The second component is a feature-limited version of the (formerly branded?) WorldCat Local interface. According to OCLC, the “quick start” version is missing the ability to have a consortial scope of holdings (between locally-owned and the-world), branch-level scoping within a local library, and local information display (such as notes and local URLs). The “quick start” version also won’t have the forthcoming metasearch integration or the ability to place holds via NCIP. (Holds can be place by redirecting the user to the home ILS and using whatever functionality is in place locally.) WCL-DS will pull availability information from local systems for items in which the library’s OCLC symbol is recorded in the WorldCat database. Status information is pulled either by Z39.50 look-up (in the case of Ex Libris Aleph systems) or HTML-scraping the Web OPAC display (all other systems). By offering it for free, OCLC is giving libraries the option of trying out a large subset of the WCL-DS functionality.
From an OCLC-as-business perspective, this is a shrewd move. They may have effectively frozen two markets in one press release: libraries looking at discovery layers and libraries looking for new automation systems. For the former, the ability for libraries that already subscribe to OCLC FirstSearch — an interface that in transition to WorldCat.org — to get a version of WCL-DS can be seen as a “gateway drug” that allows them to try out a thorough and robust challenger to Primo, Encore, Summon, and EBSCO Discovery Service, which is to say nothing about the open source contenders out there like Blacklight, VuFind, and the Extensible Catalog Project. In the case of the latter, there isn’t much movement in the ILS marketplace, but there is the 2-year-old Ex Libris URM and the soon-to-be-released report from the Open Library Environment project. (Will OCLC’s announcement of work in this area freeze out potential build partners for the OLE Project? The Web-scale document lists a feature of “A Service-Oriented Architecture (SOA) for interoperability with local environments and 3rd party business process systems (e.g., financial management, HR systems, and course management)” — one of the hallmarks of the OLE project.)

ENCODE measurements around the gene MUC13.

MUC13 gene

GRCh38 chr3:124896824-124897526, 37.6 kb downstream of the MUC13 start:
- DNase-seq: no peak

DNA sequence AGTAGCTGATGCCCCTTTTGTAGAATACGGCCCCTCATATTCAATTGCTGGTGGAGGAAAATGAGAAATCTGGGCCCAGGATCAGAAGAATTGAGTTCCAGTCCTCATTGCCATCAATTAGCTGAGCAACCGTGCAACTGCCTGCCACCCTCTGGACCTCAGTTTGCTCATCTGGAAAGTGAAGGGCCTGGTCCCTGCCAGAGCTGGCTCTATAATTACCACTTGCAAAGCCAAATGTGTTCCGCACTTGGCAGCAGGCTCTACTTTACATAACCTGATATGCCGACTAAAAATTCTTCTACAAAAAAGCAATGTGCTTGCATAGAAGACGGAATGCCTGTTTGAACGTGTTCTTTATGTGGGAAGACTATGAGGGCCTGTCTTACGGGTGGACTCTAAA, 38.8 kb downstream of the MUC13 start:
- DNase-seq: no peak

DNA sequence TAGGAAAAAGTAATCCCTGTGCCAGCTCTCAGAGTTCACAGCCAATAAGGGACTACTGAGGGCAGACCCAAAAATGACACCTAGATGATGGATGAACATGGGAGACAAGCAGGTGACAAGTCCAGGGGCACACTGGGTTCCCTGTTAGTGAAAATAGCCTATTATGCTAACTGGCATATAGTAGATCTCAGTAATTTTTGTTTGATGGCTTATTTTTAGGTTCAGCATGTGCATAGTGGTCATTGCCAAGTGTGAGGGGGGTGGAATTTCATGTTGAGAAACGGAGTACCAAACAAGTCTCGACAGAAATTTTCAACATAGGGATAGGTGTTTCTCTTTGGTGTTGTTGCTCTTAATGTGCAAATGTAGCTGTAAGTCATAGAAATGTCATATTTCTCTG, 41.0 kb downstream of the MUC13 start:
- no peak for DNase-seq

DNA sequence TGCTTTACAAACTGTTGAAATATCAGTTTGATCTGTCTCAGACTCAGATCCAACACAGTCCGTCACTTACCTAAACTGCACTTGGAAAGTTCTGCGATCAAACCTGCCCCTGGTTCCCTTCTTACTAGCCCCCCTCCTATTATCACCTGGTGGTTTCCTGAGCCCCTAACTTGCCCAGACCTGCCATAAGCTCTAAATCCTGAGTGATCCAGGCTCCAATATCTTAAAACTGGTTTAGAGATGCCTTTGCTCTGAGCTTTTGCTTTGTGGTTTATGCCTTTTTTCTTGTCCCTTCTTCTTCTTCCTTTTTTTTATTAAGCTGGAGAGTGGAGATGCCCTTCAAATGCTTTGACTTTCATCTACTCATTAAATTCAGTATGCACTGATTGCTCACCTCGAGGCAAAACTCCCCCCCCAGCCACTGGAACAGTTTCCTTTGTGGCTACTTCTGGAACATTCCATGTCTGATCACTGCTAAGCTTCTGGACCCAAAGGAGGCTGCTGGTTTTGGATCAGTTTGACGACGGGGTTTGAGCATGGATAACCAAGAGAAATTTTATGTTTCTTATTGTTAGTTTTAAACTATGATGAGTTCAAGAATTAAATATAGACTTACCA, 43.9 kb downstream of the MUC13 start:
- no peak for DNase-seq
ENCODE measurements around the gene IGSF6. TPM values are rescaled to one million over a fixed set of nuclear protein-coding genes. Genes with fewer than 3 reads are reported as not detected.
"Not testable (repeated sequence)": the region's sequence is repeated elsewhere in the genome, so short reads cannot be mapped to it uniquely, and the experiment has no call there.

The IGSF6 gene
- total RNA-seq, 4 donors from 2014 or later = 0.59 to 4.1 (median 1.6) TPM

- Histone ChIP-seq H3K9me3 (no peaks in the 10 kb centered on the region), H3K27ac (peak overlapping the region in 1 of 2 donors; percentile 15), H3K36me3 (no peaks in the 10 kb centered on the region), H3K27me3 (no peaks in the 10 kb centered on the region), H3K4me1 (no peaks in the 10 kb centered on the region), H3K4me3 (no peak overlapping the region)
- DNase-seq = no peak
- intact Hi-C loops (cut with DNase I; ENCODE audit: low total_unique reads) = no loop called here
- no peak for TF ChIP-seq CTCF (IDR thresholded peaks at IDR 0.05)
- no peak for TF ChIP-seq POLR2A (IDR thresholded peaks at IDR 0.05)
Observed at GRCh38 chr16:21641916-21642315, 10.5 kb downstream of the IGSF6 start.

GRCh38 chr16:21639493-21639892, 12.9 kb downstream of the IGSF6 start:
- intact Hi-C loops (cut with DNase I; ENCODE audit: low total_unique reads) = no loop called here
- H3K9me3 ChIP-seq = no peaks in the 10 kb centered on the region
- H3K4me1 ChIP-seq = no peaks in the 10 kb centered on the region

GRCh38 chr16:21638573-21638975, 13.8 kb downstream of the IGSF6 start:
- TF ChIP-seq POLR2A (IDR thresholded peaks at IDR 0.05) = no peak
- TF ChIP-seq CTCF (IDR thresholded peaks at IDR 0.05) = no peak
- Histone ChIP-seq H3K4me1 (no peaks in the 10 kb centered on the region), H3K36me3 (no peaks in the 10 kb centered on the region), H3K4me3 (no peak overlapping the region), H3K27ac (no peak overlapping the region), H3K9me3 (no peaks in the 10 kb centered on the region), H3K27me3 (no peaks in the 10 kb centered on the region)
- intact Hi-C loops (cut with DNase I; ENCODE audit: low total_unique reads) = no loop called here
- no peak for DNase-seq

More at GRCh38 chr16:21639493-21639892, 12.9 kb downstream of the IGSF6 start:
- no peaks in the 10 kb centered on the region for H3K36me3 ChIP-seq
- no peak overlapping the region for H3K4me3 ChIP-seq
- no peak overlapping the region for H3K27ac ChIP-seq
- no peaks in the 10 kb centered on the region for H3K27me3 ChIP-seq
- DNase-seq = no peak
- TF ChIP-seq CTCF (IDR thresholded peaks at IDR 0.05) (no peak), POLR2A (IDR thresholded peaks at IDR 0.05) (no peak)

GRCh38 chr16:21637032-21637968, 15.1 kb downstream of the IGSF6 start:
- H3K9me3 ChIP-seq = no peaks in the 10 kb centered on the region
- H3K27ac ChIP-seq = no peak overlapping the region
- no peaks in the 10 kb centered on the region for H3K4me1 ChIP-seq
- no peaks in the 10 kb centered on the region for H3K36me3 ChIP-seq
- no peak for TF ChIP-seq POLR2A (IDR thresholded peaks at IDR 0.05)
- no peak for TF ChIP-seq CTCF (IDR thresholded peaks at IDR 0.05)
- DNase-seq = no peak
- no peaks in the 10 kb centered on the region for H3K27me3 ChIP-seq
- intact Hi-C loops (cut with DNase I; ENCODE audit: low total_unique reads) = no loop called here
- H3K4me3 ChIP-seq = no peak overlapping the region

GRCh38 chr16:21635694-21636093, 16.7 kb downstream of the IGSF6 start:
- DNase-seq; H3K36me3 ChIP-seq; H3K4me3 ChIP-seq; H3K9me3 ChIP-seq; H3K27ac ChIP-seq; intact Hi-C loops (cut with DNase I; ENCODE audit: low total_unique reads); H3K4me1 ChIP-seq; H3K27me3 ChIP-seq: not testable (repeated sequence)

It is this second effect that has caught my eye the most. When pushing the back-room library automation tasks of circulation, acquisitions and such from local systems to “the cloud”, we’re fundamentally talking about a system migration. We’ve got to unload all of the records from our current system, massage them however we need to, put put them in another system. The twist comes from the fact that the other system is not the library’s own. I have no doubt that OCLC can work with existing ILS vendors to migrate their information into OCLC. My questions and concerns come at the other end — what if you want to migrate from the cloud back to a local system?
This is where considerations of OCLC-as-a-cooperative take over. If OCLC were acting as a cooperative — acting on the best behalf of its members — there would be no question that the data could easily come back out. The announcement, backlash, and response to the proposed changes to the record use policy are, however, a dark cloud2 over any reading of OCLC’s intentions. In a world where I could trust the cooperative to provide single-item lookups and batch aggregated extracts of holdings and acquisition data from the SaaS, what OCLC is offering could be a good thing. If it came along with demonstrations of real cost reductions (not simply “reducing the rate of rise” of costs) it would be even better. But OCLC has turned into a behemoth much larger than the collective whole of the collaborative, and I’m not sure I can trust them (collectively) at this point farther than I can throw the headquarters building in Dublin, OH.
Other Interesting Tidbits
The initial article in Library Journal by Marshall Breeding says: “OCLC said it will work with the more than 1,000 libraries and partners that are currently using OCLC library management systems in Europe and Asia Pacific to help build the new service.” In this context, I think “New Service” refers to WCL-WMS, and given the description is probably in reference to the OCLC PICA division.
In a future post, I’ll start to summarize the reactions to the OCLC announcement.
- Software as a Service is a model for deploying software where a firm provides the hosting and support of a system for a client. For example, Google Docs is a SaaS deployment for office automation applications and Salesforce.com is a supplier of a customer relationship management system. As opposed to a model of software-purchase-plus-maintenance, SaaS involves a ongoing subscription fee. For more information, see the Wikipedia article on the topic. [↩]
- Please pardon the cloud-computing pun. [↩]